But, then, I asked myself, “What makes this place different?” and, “How can I help?” As I made my way back to Perley’s main entrance, I was swallowed in immense and uncontrollable colors of life. The entranceway, the difference that Perley was becoming, was decked in an extravagant and aesthetically-beautiful mural consisting of the flags of the world, Greco-Roman pillars of triumph and arches of life. Perley, from this angle, was a thing to be relished. It was a gem. But what had so drastically changed? What difference was immediately made through this act? The answer, simply put, was this: someone cared; someone saw the dignity of each individual. I set aside the biases of my University and ventured to the door.

As I entered, in front of me stood a man with scruffy facial hair and paint-splattered clothes filled with rips and tears. He looked out of place in a school. His hair was choppy around the edges and partially covered in a hat that barely fit his head. But, upon closer observance, something was radically different: his eyes gave way to the core of his being. They twinkled with interest and intrigue, passion and care, will and perseverance. After he greeted me, he told me that he was the artist responsible for the idea of the entrance mural. And, as I began to observe the interior, I realized that more projects were going on. This project, known as the Perley Project, was an artistic renewal of a failing school. But, even more, this project was designed to bring life back to a community in despair. Its focus was on a cultural renewal. And, immediately, I had become part of it. I heard the artist’s desire, his heart. I learned his convictions and his reasons; his hopes and dreams. This project was not his, but a community’s.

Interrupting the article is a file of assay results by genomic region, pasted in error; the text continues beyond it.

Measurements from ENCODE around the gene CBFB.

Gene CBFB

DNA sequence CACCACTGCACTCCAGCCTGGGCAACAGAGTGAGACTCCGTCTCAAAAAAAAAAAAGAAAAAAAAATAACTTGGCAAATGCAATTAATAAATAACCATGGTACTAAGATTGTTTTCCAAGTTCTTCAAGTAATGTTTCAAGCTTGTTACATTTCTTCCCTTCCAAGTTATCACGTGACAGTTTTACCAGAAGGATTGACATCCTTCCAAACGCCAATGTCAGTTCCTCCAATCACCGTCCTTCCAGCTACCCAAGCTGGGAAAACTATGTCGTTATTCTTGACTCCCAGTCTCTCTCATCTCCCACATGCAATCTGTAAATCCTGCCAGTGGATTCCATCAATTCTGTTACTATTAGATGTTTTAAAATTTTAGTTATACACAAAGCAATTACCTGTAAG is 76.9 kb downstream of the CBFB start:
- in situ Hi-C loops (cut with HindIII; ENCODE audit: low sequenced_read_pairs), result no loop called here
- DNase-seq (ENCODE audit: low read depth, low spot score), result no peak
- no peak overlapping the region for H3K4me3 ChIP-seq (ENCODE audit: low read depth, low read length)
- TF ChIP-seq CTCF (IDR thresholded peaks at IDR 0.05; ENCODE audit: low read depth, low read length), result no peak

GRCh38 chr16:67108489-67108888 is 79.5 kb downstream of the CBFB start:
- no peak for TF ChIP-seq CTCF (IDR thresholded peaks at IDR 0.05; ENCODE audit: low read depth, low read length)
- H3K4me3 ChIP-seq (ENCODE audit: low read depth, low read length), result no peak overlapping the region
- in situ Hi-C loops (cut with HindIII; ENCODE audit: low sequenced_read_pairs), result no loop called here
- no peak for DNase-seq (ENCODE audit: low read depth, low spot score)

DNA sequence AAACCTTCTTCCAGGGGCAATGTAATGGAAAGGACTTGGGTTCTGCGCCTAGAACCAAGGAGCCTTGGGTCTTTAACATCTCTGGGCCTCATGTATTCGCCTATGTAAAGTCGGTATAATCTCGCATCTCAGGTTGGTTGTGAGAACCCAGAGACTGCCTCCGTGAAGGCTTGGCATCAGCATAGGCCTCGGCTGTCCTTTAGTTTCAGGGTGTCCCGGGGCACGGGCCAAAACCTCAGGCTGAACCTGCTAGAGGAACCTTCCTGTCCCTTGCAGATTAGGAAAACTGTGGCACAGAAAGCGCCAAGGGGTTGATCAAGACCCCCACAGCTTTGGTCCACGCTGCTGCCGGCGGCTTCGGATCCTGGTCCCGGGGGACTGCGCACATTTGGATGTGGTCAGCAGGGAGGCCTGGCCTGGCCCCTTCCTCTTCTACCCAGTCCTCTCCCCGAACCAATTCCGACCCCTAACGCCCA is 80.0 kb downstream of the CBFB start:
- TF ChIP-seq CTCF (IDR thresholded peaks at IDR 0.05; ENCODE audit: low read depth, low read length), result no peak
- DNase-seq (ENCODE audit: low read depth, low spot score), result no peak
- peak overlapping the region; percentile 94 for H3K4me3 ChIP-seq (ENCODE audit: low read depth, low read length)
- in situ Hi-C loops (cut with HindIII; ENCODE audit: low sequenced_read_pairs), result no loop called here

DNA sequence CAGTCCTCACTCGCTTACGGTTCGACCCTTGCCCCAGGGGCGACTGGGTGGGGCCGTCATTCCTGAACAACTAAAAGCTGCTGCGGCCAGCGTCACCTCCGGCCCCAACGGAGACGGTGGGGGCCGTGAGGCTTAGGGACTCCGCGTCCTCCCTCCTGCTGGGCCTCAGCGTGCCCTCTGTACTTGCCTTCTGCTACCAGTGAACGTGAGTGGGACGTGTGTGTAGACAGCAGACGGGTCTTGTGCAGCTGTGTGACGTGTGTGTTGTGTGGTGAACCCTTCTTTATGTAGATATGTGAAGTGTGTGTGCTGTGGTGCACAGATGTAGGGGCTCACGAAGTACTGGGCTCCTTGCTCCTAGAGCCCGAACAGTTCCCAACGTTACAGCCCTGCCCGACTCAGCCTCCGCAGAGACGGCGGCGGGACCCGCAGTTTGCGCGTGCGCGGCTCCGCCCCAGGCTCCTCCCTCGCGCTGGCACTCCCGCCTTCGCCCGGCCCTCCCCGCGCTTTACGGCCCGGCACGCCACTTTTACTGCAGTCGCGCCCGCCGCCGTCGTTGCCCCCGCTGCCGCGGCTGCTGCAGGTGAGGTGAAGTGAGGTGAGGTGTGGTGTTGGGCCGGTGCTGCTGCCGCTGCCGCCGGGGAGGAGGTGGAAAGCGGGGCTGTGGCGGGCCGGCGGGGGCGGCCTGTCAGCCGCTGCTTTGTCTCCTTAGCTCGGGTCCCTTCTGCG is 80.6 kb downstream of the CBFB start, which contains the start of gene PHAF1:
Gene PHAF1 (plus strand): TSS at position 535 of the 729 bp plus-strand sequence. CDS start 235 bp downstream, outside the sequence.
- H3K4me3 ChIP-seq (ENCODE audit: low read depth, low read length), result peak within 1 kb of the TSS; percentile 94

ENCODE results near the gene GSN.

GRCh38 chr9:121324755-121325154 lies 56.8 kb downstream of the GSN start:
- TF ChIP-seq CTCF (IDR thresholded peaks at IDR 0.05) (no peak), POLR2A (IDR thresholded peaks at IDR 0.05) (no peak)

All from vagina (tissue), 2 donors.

My role, simply, was to assist in the endeavor. I was tasked with painting the interior bricks of the school: blue and white, pink and black. I came to realize that the means of painting was more than just an art project. It was a creation of relations. That is, as a project open to the community, the focus was twofold: (1) to create a beautiful work evoking values of renewal and (2) to build relationships between the school and the community and between the community and its people. It was a project of bridges, not walls.

Why, then, was this approach not taken by the University I was so blessed to attend? How could one of the greatest schools in the world build a wall instead of a bridge? Why did it feel the need to disengage with the community and to superficially “block it off?” These were the questions that came to my mind and still remain.

We, as a community, must not be tolerant of this “forced gentrification,” but rather, we must be open to establishing relationships with our fellow people. We must respect the dignity and gift that every person’s life contains. We must not be content. We must always see our image and likeness in all those we meet and treasure the gift that is the human race. And, like Notre Dame, Our Mother, we must be open to accepting the life of another into our own. As Elie Wiesel one said, “There may be times when we are powerless to prevent injustice, but there must never be a time when we fail to protest.” And protest we must.

 

Marcus Haworth

sophomore

April 25

The views expressed in this Letter to the Editor are those of the author and not necessarily those of The Observer.